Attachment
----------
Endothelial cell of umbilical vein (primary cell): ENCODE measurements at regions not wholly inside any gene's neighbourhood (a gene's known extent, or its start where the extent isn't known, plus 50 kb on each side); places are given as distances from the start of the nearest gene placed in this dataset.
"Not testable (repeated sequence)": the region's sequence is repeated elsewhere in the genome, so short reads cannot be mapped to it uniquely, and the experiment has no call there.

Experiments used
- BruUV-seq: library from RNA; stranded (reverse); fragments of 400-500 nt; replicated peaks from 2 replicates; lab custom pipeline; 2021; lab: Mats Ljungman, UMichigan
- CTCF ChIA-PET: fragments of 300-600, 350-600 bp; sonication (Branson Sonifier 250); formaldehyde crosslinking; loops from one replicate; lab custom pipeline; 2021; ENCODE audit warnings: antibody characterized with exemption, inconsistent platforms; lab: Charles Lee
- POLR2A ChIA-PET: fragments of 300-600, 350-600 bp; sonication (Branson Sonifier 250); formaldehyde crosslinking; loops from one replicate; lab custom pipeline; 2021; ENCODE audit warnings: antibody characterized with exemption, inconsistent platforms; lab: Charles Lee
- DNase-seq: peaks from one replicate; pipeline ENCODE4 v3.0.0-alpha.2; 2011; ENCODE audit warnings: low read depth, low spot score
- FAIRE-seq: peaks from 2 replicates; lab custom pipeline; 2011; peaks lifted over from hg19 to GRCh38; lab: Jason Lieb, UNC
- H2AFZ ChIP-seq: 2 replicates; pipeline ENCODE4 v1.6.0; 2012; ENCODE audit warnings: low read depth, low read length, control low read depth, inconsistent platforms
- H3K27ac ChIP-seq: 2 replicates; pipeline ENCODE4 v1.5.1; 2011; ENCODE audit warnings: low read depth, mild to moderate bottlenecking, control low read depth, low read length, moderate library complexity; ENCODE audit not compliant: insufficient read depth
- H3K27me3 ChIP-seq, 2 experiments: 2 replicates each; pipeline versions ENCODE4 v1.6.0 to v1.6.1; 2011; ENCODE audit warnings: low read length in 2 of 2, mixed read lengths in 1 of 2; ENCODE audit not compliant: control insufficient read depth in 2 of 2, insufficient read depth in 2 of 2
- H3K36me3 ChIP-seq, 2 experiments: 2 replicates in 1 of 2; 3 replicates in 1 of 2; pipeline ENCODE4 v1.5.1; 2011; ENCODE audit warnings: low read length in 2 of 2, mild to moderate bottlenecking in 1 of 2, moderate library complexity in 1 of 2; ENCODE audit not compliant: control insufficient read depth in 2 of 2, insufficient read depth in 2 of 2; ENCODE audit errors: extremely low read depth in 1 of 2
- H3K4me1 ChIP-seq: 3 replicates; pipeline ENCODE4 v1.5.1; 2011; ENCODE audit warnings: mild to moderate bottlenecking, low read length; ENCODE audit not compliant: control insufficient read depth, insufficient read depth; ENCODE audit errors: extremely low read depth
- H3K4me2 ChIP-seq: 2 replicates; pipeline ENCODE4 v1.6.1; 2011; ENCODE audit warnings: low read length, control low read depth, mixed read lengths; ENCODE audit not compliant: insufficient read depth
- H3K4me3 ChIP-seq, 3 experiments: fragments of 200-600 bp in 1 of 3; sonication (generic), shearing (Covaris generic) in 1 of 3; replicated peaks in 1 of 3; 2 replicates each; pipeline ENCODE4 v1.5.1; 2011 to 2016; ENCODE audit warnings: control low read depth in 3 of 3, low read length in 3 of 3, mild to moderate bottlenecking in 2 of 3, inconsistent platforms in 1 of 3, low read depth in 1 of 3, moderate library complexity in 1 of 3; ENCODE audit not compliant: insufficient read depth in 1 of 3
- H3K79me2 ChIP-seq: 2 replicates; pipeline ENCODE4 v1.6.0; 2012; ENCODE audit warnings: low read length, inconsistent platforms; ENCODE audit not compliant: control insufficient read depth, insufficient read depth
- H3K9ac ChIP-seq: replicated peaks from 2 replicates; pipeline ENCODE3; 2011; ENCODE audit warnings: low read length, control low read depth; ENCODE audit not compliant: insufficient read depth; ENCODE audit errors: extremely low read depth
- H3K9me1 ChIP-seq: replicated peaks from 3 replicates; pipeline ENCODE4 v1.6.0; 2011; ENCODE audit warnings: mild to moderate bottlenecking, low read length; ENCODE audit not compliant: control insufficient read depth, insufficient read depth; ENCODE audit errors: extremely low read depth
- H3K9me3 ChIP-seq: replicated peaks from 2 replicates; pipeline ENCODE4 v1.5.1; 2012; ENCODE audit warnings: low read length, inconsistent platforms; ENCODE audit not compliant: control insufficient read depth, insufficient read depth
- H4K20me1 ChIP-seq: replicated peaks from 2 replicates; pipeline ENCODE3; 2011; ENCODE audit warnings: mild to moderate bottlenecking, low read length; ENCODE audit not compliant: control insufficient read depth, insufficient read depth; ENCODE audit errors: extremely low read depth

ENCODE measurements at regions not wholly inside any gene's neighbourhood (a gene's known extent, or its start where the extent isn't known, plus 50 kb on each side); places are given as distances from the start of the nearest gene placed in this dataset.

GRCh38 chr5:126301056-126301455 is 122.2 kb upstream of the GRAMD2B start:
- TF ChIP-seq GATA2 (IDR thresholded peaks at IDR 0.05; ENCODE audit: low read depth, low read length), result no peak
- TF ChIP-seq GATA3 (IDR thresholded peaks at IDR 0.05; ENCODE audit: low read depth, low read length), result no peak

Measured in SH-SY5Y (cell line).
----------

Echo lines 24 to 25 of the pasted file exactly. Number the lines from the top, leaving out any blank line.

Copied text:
- TF ChIP-seq GATA3 (IDR thresholded peaks at IDR 0.05; ENCODE audit: low read depth, low read length), result no peak

Measured in SH-SY5Y (cell line).